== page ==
Malaysian writer Saras Manickam has been announced as the regional winner for the Asia category of the 2019 Commonwealth Short Story Prize competition.
My Mother Pattu, written by Saras, was picked over two other shortlisted stories – Miss Coelho, English Teacher by Indian author Kiran Doshi and Pengap, written and translated respectively by fellow Malaysians Lokman Hakim and Adriana Nordin Manan.
“I feel greatly honoured and humbled. I know that Lokman’s story was terrific and the other contender from India had rave reviews for his book. I’m in such good, talented company! I’ve been lucky and I’m grateful,” says Saras in a recent interview.
My Mother Pattu tells the tale of a mother’s violent jealousy and envy towards her daughter, who finds that no one can protect her from the abuse except herself.
“It is also very humbling that this story, with its different voices, set in a time long ago in Malaysia has found relevance and connectivity,” she adds.
“I can’t remember exactly when I started on My Mother Pattu. The first versions were overlooked. I worked away on this (short story) over the years. The story’s backdrop is set in 1965 or so, when The Sound Of Music (movie) was first shown in Malaysia,” she reveals.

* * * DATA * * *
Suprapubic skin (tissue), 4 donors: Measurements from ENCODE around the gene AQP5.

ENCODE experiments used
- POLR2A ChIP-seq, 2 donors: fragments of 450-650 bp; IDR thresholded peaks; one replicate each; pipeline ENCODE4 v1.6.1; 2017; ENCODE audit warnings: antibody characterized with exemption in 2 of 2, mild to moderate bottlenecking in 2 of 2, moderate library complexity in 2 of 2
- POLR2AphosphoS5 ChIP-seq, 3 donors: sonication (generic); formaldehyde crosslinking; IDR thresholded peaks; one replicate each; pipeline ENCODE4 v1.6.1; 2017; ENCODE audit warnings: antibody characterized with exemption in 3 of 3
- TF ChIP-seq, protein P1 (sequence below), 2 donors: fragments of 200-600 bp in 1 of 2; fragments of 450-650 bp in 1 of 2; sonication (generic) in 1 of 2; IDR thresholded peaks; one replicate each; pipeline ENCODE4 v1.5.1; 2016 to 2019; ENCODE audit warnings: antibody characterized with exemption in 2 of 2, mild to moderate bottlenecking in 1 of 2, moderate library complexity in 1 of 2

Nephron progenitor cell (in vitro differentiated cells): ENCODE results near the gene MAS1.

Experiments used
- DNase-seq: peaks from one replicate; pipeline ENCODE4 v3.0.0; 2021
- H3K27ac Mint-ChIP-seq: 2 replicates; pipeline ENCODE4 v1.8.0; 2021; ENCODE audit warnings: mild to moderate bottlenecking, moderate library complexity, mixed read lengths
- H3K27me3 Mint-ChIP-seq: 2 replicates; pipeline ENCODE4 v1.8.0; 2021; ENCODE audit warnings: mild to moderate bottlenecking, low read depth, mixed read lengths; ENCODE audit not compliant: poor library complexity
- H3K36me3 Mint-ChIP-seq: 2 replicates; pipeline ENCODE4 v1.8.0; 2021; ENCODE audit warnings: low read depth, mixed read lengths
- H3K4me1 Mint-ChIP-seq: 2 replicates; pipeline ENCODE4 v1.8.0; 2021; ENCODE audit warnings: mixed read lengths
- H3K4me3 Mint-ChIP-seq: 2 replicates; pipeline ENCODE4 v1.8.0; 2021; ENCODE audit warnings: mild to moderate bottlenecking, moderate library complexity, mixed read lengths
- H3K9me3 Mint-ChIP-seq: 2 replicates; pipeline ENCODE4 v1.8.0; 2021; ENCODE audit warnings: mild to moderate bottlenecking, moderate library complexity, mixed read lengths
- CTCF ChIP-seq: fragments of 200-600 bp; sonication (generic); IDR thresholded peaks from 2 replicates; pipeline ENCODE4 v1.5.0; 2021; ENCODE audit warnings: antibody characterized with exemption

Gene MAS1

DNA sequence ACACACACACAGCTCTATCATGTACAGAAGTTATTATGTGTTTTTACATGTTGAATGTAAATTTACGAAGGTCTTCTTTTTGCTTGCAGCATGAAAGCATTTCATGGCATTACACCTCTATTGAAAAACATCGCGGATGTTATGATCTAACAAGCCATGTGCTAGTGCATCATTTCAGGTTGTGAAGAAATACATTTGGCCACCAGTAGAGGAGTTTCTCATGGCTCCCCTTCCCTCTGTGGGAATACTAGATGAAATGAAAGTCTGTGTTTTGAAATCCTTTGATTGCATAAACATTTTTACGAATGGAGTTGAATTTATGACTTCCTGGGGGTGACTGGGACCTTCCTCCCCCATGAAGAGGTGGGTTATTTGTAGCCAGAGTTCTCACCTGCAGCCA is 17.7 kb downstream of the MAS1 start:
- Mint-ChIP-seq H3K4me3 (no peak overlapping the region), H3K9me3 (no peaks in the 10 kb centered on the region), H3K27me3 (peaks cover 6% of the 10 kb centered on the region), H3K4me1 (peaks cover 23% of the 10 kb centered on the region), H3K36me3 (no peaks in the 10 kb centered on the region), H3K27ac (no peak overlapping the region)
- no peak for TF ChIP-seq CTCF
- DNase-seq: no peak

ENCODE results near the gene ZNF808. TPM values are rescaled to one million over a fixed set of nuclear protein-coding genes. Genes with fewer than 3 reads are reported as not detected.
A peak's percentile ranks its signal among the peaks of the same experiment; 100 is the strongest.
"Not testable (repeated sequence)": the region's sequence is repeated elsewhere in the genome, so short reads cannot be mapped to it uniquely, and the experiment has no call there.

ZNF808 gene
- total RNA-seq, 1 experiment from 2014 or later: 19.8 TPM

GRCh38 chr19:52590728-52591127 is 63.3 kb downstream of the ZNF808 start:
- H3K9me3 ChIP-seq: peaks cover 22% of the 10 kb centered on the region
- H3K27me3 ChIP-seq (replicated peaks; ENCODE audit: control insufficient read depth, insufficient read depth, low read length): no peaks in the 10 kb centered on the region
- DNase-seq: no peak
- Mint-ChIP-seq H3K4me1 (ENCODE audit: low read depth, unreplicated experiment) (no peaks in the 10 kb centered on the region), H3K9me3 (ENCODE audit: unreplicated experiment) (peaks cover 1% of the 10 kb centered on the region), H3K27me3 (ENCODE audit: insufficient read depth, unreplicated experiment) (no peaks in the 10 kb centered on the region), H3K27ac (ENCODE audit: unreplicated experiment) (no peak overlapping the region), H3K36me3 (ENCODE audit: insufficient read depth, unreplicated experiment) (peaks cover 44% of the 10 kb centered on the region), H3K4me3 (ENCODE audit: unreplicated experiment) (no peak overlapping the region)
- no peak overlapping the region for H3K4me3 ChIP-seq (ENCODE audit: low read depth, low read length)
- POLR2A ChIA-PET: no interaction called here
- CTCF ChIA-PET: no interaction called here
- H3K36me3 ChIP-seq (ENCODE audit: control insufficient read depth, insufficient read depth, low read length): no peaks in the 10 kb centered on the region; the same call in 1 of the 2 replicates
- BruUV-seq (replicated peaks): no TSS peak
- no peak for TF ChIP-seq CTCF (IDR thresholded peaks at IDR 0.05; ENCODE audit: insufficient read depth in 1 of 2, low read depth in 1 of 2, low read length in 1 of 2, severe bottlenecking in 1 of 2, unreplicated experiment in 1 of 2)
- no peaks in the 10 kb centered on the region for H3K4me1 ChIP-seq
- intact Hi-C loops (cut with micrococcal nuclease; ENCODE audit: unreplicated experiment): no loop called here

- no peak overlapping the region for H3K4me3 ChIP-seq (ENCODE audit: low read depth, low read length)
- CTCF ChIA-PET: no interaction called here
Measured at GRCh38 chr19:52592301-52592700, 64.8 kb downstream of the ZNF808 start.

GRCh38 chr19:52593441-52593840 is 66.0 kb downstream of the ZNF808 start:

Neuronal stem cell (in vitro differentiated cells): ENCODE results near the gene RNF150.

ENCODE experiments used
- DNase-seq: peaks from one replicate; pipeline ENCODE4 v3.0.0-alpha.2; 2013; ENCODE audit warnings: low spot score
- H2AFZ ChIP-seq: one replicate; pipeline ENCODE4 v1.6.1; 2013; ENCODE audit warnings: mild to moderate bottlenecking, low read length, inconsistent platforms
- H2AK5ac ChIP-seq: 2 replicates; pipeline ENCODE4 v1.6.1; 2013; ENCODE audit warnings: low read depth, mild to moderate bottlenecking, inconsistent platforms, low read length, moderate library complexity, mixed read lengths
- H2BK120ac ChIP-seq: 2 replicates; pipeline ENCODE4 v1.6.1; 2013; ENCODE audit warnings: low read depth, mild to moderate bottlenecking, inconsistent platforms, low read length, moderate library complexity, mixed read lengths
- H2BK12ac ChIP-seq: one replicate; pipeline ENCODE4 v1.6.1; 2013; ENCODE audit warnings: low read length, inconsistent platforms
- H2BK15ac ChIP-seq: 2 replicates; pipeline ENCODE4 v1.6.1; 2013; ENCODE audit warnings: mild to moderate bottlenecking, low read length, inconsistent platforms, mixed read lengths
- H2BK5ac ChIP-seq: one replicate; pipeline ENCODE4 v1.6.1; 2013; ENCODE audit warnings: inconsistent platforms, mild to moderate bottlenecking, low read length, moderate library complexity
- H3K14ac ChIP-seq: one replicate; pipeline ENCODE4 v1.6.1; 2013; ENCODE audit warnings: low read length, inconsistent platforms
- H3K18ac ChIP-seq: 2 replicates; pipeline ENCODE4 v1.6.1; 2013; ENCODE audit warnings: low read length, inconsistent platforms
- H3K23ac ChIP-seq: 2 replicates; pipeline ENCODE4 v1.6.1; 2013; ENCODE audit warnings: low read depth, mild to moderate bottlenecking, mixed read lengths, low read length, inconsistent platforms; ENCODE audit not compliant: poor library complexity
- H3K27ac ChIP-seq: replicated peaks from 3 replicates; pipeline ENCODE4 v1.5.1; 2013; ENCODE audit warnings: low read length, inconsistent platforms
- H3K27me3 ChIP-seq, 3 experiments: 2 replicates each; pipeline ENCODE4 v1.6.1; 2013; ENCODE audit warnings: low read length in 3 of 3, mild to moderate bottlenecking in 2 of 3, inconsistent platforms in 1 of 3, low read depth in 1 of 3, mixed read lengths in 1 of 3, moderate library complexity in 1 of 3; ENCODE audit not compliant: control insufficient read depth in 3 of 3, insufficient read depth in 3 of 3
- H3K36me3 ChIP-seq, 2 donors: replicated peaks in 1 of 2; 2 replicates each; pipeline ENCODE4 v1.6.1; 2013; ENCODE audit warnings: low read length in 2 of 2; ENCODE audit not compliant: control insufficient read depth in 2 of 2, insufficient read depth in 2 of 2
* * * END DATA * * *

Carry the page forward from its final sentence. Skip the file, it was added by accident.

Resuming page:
The Teluk Intan, Perak-born Saras, who also teaches English, won the (Malaysia-based) DK Dutt Memorial Award for Literary Excellence in 2017.
The Commonwealth Short Story Prize, now in its eighth year, is awarded annually for the best piece of unpublished short fiction from the Commonwealth. It is the only prize in the world where entries can be submitted in Bengali, Chinese, English, Greek, Malay, Portuguese, Samoan, Swahili, Tamil, and Turkish.
Over 5,000 entries from over 50 Commonwealth countries were chosen this year, with 21 stories from five Commonwealth regions (Africa, Canada and Europe, Africa, Asia and the Pacific) shortlisted.
This was the first time Malaysian stories have made it to the Commonwealth Short Story Prize shortlist.
The five winning stories, all by women, were chosen by an international judging panel chaired by British novelist, playwright and essayist Caryl Phillips. The other regional winners are Madam’s Sister by Mbozi Haimbe (Zambia, Africa), Death Customs by Constantia Soteriou (Cyprus/Canada and Europe), Grandma’s Porch by Alexia Tolas (The Bahamas, the Caribbean) and Screaming by Harley Hearn (New Zealand, the Pacific).
“The regional winners of the Commonwealth Short Story Prize explore a remarkably diverse range of subject-matter, including stories about war, love, abuse and neglect. What unites the stories is a common thread of narrative excellence and dramatic intensity. The voices of a truly global cast of characters enable us to engage with, and recognise, universal emotions of pain and loss,” says Phillips.
Each regional winner receives £2,500 (RM13,385), with their stories printed in literary magazine Granta and featured in Adda (www.addastories.org), the online magazine for Commonwealth writers.
One overall winner will be chosen from the five regional winners at an award ceremony in Quebec, Canada on July 9. The winner will take home a prize of £5,000 (RM26,770).